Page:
U.S. Ambassador to the United Nations Nikki Haley has said that the time is ripe to exhaust diplomatic sanctions and adopt a strong action to deter North Korea from moving forward with developing nuclear weapons.
Haley said, "The time has come to exhaust all diplomatic means to end this crisis, and that means quickly enacting the strongest possible measures here in the United Nations Security Council. Only the strongest sanctions will enable us to resolve this problem through diplomacy."
"For more than 20 years, the Security Council has taken actions against North Korea's nuclear programme. And for more than 20 years, North Korea has defied our collective voice. It's worth taking a few moments to recount some of the history," she added.
"I must say enough is enough. North Korea now claims to have tested a hydrogen bomb. And just this morning, there are reports that the regime is preparing for yet another ICBM launch."
Haley further said that despite the U.N. efforts over the past 24 years, the North Korean nuclear programme is more advanced and more dangerous than ever. "They now fire missiles over the Japanese air space. They now have ICBM capabilities."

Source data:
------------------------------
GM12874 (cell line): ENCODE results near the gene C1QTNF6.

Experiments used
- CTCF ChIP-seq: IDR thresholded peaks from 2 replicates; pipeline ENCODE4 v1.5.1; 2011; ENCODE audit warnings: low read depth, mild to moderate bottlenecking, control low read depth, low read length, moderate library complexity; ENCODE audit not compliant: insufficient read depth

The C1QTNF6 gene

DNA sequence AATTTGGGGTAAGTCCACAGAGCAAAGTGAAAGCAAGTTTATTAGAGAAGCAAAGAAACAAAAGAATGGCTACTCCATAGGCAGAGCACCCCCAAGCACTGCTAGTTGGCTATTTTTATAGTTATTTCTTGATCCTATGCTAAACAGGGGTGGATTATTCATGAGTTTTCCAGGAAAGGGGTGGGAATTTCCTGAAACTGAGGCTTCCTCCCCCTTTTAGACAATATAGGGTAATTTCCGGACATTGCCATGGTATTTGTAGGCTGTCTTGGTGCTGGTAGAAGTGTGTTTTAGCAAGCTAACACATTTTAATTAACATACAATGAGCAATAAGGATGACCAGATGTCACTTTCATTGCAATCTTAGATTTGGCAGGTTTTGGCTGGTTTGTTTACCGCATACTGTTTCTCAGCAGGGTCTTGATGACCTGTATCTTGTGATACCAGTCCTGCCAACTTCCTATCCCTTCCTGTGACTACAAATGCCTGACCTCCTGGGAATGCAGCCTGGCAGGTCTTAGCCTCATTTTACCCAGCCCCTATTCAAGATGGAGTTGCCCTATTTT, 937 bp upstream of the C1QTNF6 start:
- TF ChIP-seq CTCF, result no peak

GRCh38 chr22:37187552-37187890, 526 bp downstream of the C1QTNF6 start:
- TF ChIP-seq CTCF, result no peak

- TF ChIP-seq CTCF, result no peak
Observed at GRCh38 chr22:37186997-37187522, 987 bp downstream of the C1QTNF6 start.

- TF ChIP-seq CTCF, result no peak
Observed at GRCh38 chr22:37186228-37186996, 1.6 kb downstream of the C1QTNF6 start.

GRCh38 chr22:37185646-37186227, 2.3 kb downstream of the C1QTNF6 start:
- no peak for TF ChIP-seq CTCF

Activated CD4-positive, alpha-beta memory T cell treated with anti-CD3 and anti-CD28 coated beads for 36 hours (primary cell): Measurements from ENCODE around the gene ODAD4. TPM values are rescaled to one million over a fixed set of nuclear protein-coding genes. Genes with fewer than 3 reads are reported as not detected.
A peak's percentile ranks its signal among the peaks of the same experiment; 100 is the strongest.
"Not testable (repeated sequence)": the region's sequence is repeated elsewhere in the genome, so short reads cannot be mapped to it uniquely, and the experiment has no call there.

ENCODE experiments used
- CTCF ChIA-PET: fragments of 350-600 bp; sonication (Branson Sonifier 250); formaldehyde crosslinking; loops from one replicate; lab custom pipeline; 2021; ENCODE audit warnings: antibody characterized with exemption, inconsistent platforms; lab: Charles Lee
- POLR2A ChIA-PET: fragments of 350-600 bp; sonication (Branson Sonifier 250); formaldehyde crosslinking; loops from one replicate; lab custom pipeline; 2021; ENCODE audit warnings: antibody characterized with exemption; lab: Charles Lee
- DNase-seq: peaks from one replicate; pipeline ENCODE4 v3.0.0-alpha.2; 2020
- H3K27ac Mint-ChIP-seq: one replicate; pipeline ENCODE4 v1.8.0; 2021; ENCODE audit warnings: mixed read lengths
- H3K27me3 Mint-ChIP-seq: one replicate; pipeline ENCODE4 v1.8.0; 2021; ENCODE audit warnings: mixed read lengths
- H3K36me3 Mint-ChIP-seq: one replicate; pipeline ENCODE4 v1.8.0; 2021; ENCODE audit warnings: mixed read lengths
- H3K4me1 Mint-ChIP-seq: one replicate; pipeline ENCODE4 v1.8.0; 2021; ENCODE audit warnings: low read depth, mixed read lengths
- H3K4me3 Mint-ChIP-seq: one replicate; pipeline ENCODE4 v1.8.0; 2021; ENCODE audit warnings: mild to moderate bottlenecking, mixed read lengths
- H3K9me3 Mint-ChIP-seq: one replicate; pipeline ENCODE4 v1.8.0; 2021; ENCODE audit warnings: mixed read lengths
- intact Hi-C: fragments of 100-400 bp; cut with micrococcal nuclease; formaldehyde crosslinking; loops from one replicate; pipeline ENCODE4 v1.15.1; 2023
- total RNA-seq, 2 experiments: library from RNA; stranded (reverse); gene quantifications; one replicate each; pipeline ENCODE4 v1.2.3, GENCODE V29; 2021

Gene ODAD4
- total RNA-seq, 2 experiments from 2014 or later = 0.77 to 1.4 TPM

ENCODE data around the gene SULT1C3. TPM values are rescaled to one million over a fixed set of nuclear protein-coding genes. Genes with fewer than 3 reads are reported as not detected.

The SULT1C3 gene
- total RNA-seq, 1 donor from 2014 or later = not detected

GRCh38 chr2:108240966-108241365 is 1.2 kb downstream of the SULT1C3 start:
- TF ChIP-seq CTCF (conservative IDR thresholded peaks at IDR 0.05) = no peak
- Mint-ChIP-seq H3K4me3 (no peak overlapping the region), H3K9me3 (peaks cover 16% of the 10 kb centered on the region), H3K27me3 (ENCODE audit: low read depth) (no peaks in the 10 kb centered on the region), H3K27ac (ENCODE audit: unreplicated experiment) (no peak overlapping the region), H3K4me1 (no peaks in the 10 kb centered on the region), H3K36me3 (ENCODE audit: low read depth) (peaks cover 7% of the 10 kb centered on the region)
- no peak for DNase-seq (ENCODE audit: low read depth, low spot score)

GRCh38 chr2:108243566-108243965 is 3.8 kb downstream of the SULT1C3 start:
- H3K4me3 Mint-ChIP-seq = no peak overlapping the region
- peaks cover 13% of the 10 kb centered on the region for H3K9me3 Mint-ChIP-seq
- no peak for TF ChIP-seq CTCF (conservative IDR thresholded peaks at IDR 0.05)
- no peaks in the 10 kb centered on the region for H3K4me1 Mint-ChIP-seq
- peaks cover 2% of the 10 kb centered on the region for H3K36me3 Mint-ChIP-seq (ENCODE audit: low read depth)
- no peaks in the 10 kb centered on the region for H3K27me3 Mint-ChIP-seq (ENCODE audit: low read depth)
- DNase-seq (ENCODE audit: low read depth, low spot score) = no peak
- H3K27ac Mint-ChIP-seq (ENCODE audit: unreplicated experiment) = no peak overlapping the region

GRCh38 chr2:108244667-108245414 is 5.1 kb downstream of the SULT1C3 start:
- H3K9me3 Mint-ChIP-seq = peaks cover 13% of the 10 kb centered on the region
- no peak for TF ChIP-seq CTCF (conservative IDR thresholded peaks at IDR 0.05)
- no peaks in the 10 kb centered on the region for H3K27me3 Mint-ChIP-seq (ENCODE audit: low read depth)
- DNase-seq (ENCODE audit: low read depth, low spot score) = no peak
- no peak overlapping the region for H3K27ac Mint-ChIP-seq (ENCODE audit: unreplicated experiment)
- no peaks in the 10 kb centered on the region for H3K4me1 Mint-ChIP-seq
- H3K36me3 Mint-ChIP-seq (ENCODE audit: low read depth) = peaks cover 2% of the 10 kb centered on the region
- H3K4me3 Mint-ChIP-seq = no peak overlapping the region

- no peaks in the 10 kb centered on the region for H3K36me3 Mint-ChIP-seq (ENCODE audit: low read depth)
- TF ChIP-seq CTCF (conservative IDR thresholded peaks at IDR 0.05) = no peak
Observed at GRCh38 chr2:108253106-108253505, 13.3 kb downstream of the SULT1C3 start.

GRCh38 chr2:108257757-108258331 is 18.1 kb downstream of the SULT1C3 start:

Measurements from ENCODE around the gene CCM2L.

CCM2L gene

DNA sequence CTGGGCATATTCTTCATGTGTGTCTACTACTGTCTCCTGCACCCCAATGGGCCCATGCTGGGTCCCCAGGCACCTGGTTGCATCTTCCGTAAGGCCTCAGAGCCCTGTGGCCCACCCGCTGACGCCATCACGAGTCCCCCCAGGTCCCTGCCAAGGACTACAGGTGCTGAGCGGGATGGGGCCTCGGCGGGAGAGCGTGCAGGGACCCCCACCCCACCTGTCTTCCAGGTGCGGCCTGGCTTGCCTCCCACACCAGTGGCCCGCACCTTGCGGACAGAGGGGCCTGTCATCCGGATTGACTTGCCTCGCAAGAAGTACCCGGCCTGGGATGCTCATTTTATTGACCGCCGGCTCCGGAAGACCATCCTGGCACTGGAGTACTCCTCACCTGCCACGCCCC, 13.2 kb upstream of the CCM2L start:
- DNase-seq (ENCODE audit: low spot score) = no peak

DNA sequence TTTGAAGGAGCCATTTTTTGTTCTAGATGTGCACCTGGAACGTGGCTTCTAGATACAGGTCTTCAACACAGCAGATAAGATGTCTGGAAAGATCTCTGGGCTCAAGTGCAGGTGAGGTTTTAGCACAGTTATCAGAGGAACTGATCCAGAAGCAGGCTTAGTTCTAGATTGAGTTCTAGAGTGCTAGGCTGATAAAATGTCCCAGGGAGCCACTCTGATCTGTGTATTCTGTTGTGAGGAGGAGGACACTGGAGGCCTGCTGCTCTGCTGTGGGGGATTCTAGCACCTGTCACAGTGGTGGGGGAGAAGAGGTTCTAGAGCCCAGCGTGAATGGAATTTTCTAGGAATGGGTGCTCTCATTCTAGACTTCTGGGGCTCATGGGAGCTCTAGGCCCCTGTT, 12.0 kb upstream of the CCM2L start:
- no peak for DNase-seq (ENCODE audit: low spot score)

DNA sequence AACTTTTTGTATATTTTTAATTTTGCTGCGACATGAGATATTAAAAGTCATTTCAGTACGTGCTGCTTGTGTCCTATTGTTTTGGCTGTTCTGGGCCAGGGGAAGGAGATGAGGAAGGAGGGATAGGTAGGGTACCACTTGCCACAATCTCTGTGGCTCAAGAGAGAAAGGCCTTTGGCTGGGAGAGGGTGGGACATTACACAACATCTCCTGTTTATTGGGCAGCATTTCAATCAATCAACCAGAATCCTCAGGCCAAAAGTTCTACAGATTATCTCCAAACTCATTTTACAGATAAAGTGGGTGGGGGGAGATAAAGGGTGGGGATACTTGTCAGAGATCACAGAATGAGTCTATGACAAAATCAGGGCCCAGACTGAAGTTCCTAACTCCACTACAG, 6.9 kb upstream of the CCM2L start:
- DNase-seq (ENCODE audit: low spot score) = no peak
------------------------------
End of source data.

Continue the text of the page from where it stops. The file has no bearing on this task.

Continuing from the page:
Russian President Vladimir Putin has called more sanctions a "road to nowhere" on 5 September, and his U.N. Ambassador, Vassily Nebenzia, said, "I don't think we'll be able to rush it so fast."
Russia condemns North Korea's nuclear test as "provocative," Putin told a televised news conference in China.
"The United Nations Security Council has spoken with unusual unity and consistency on North Korea. That's a good thing. Along the way, there have been problems with implementation, and the Council has at times been too slow and too weak; but this is not a situation in which we have allowed divisions among us to stop any action," Haley said.
In 1993, the Council approved Resolution 825 calling on North Korea to remain in the Non-Proliferation Treaty. North Korea withdrew from the treaty and continued its nuclear pursuit.
In 2006, the Six Party Talks faltered, and North Korea conducted several ballistic missile launches. That led to Resolution 1695 condemning them.
The Council has adopted Resolution 2356 designating high-ranking North Korean government officials and the military's Strategic Rocket Forces Command for individual sanctions. Then, just last month, after the regime's first two ICBM launches, we adopted Resolution 2371 - the strongest sanctions we have ever imposed on North Korea.